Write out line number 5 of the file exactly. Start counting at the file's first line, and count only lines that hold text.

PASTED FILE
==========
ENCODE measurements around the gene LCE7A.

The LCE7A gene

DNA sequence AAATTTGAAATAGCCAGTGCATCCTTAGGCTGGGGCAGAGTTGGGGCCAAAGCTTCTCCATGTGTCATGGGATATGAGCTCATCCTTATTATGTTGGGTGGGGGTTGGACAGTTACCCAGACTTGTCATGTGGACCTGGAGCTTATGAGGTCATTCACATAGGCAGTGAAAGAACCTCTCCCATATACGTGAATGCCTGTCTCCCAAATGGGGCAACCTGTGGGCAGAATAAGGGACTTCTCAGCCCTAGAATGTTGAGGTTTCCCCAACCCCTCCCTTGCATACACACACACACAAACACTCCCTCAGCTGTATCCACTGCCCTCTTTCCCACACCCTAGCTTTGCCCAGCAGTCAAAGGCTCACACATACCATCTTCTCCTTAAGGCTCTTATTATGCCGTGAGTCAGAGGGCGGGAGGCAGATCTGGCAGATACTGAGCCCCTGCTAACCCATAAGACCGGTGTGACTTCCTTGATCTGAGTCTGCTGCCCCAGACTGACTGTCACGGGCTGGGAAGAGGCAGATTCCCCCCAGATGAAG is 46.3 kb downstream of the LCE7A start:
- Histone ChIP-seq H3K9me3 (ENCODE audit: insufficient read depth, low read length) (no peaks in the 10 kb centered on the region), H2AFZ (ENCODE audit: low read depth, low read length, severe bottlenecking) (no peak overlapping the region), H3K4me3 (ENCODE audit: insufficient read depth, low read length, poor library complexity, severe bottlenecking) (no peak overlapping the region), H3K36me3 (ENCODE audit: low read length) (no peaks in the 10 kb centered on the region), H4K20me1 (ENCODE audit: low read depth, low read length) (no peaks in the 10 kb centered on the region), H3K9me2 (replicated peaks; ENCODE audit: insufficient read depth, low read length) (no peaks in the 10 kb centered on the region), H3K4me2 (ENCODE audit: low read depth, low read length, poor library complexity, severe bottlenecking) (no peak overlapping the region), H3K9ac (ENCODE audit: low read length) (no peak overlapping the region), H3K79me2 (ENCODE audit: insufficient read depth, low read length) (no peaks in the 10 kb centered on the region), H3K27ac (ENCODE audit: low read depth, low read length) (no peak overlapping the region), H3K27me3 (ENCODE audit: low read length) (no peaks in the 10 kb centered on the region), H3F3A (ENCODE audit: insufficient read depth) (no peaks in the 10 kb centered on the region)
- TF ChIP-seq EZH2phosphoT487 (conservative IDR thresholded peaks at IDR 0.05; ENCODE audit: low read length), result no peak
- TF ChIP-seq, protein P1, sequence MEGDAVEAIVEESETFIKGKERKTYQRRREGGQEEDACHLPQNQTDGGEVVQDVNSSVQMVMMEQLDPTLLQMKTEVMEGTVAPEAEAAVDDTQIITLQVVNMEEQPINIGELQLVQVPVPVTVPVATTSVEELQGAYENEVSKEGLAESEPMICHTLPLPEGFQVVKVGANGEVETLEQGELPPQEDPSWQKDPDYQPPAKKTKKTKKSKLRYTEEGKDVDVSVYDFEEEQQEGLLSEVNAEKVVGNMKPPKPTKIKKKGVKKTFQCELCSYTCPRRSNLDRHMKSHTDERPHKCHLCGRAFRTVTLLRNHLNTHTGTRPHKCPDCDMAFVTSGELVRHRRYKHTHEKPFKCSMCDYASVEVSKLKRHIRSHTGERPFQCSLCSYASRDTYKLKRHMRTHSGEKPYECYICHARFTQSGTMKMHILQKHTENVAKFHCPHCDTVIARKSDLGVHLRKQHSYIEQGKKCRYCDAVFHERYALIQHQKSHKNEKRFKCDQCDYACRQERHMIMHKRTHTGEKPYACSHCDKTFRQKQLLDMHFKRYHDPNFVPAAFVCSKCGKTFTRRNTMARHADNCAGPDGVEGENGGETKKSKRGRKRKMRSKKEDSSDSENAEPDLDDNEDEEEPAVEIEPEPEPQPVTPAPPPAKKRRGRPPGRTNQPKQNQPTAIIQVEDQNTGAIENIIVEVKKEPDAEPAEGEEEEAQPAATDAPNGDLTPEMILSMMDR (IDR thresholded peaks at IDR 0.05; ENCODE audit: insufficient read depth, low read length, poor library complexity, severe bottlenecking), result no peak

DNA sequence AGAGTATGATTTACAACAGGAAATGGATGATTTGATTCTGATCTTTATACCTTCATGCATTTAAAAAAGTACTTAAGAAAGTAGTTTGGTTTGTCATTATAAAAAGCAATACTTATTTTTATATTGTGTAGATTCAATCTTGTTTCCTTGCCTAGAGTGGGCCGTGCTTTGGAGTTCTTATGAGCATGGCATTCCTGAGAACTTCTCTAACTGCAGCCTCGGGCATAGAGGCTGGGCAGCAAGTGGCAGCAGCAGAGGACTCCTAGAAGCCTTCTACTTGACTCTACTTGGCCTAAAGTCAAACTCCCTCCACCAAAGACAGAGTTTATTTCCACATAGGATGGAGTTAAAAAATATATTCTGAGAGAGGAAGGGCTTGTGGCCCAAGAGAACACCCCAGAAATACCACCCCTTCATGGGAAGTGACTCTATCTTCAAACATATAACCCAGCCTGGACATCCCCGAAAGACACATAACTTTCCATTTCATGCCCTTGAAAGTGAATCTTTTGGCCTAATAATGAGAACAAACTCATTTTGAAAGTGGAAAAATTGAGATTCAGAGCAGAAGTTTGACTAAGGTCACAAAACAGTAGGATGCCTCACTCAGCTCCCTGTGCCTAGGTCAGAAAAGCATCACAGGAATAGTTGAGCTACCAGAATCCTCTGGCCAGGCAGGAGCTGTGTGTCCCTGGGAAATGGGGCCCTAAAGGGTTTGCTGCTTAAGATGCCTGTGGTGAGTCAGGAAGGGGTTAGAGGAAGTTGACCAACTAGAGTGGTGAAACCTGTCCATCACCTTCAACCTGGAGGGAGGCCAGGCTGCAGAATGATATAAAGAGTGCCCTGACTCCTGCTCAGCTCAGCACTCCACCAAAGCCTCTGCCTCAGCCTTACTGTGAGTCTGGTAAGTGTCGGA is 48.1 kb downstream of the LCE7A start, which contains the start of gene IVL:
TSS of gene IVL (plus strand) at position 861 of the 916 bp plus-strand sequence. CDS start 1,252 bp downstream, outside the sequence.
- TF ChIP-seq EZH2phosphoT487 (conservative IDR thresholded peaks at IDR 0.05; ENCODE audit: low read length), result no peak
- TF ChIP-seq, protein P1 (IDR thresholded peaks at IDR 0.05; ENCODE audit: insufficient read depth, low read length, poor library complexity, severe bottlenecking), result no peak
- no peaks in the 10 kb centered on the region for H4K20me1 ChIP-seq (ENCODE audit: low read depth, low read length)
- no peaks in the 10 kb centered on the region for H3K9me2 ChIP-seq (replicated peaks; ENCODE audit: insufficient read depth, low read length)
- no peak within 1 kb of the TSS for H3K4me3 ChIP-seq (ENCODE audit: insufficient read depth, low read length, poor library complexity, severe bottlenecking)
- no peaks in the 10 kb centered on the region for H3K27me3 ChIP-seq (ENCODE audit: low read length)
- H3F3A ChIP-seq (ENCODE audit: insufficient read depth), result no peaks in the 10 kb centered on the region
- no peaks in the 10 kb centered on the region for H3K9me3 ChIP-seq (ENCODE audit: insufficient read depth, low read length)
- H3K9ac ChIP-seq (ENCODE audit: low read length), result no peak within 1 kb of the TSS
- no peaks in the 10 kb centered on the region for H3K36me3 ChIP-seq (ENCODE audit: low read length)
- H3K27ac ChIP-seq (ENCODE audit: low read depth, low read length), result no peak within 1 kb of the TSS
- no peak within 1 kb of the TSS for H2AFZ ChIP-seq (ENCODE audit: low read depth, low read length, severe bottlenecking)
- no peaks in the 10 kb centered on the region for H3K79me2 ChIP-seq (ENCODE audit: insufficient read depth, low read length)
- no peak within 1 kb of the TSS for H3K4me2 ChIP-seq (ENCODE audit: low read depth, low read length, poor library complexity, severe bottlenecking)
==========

- TF ChIP-seq EZH2phosphoT487 (conservative IDR thresholded peaks at IDR 0.05; ENCODE audit: low read length), result no peak